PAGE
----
US HVAC&R technicians lack knowledge of naturals – standardised training needed

By Janaina Topley Lira, Jul 03, 2012, 14:07 4 minute reading

It is critical that the US technician population develop a better understanding of natural refrigerants, according to presentations and roundtable discussions held at the ATMOsphere America 2012 conference in Washington DC in June 2012. With technicians assessed as having a weak grasp of refrigerant fundamentals, “it is going to be an interesting world as we transition” towards using flammable refrigerants, where skills become ever more important.

A presentation provided by Patrick Murphy of RSES (Refrigeration Service Engineers Society), a leading provider of training and education for professional HVACR technicians and contractors in the US, revealed that most HVAC&R technicians currently have an inadequate understanding of heat transfer basics (refrigerant loss, behaviour, pressure and temperature etc): “They are woefully inadequate in electricity and electronics”, Murphy noted. Regarding brazing techniques, “the educational community at times does not cover that information”, whilst Mr Murphy estimates that “only 20-25% of the technician population has ever gone through an actual training program. They have made up their own methodology, they are not necessarily aware of UL standards, Department of Energy (DOE) regulations”.
“It is critical that our technician population move up to understanding the natural refrigerants”, noted Murphy. However, “It is going to be an interesting world as we transition”, he said after noting some bad practices observed over the years (e.g. smoking while venting equipment) that would put safety in question when flammable refrigerants are used.
A lot needs to be done when it comes to training
In this respect RSES has been a pioneering organization: their new training programme on flammable refrigerants such as hydrocarbons covers environmental impact, SNAP approval, regulations, lessons learnt and information from the EU and other regions, refrigerant safety, classification, flammability, etc… The very first thing that RSES has worked on is making sure that the new training programmes are up to date with the legislative and regulatory environment.  Moreover, training is developed together with industry input, which reviews the training information.
It should be noted that although the retrofitting of equipment with hydrocarbons is practiced in other countries, and for which training is also crucial, the practice is not allowed in the US and is therefore not reflected in the RSES programme which is developed for US requirements. Moreover, there is no equipment in the US that is UL (Underwriters Laboratories) approved for recovering the refrigerant. 
Training not equivalent to experience!
The presentation by RSES was followed by an Industry Roadmap Workshop, held during the conference under the tag line ‘Putting forward Actions for a Business Case for Natural Refrigerants’, and where participants were split into roundtables of eight to discuss barriers to a greater market update of natural refrigerants and potential solutions.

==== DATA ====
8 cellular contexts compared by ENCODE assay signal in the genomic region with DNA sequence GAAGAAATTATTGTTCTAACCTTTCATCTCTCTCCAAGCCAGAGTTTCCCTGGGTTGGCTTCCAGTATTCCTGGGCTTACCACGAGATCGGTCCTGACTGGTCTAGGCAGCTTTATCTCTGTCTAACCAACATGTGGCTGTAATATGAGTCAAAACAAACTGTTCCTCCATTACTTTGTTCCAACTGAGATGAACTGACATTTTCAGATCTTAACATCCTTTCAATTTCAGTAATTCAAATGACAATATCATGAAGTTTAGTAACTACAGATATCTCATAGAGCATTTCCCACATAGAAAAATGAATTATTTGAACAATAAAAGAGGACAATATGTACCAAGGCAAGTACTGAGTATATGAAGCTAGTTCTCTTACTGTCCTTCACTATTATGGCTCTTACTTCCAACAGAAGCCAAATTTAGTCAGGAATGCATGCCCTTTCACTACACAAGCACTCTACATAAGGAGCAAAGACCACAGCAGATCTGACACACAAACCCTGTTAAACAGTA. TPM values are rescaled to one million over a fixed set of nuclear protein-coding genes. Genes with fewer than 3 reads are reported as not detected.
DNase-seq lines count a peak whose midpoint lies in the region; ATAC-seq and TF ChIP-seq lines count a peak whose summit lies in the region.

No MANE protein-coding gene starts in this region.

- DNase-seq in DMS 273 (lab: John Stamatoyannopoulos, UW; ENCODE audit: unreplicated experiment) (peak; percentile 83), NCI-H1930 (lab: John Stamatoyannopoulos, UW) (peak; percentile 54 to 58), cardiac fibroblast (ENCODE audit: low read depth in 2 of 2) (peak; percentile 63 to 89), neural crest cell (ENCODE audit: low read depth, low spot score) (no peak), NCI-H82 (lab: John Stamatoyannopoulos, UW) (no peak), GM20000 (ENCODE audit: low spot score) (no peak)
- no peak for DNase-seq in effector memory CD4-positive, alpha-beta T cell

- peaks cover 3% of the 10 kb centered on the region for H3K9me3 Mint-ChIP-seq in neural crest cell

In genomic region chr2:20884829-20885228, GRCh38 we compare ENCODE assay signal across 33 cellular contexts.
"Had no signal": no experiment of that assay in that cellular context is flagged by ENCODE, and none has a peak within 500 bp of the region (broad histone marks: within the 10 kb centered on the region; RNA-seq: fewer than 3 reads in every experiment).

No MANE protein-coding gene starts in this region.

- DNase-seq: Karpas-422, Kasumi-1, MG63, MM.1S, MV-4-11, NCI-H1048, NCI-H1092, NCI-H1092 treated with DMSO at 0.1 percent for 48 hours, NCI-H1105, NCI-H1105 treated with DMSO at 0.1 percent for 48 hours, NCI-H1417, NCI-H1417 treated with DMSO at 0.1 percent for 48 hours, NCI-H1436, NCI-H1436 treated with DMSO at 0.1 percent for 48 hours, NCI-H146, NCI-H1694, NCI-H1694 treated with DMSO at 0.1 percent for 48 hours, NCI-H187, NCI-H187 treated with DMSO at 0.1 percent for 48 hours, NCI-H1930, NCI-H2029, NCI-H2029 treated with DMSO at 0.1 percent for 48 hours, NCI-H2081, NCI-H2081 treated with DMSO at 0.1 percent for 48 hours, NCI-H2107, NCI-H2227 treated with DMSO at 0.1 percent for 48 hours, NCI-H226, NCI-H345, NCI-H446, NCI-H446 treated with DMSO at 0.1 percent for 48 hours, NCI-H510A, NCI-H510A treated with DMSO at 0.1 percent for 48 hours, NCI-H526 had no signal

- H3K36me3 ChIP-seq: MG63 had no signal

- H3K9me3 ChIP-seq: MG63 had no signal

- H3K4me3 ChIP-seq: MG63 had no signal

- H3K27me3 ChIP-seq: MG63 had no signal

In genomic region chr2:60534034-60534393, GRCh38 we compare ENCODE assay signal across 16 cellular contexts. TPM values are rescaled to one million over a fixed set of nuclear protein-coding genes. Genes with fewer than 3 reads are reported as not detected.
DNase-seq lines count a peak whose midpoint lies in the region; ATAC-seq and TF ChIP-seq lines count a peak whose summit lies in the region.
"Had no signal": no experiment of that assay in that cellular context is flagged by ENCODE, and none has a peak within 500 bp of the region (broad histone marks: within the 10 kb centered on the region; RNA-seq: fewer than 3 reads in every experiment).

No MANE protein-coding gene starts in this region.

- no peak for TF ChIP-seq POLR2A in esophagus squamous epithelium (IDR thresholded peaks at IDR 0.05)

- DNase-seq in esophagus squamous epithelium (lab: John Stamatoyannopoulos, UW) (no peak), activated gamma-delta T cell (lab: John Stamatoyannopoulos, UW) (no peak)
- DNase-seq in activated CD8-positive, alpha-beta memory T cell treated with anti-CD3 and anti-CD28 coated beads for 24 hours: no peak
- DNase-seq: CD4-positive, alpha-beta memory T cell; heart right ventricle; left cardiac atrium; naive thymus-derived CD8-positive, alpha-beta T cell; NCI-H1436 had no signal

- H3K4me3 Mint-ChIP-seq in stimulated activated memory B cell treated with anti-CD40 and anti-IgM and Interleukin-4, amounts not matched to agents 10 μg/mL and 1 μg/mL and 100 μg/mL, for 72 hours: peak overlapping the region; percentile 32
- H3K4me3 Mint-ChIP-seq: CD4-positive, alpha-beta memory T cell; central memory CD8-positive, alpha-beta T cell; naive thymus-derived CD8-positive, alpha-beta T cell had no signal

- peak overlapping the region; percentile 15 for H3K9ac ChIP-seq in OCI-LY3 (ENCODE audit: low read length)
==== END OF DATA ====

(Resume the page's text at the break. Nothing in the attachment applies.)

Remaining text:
A major UK retailer that operates 119 stores with transcritical CO2 technology and has invested a lot in training technicians, yet still faces difficulties relating to technician training said “While I paid for the training, naively I did not consider that training and experience are two different things. And you have got to get the experience”.
“If there is a refrigerant leak with an HFC system you probably have time to get there and top the system up and get it running again. With CO2, if you have a refrigerant leak you are going to loose your charge extremely quickly. And what that does is that is shows you where the problems are in your supply chain and it shows you where there are problems with the competency of your engineers,” concluded the supermarket representative.
Need for government backing when setting up training schemes
The same representative noted that the only way forward is to get government backing for training programmes. “What I found in the UK was that once you got the government involved, once you got the refrigeration technical bodies (e.g. the UK Institute of Refrigeration - IOR) involved and came up with a training solution that was endorsed by those people, that is when we started to move things forward. Moreover, if there is one standard to work to, it keeps the costs down, with contractors paying for just one training programme. The other thing that government backing does is that “it gives a common thread that goes through training”.
This view was reflected in the responses submitted to the ATMOsphere industry workshop where many participants cited a lack of standardized technician training and the resulting varying levels of technician education as a key problem. Compounding this, participant bemoaned the lack of incentives for technicians to become familiar with natural refrigerant technology
Raising the profile and quality of HVAC&R apprenticeships
The discussions during roundtable discussions revealed the need to improve the quality of HVAC&R apprenticeship: some participants drew a parallel to electrical apprenticeships and recommended that HVAC&R apprenticeships should mirror them - one cannot be an electrician without a 4 year apprenticeship that includes both theoretical and field training as well as continuous education. The same does not currently exist for refrigeration technicians. Finally some participants proposed that certification of technicians on handling natural refrigerants become mandatory, and that curricula on natural refrigerant be developed to allay fears regarding toxicity, flammability and high-pressure.


By Janaina Topley Lira

Jul 03, 2012, 14:07

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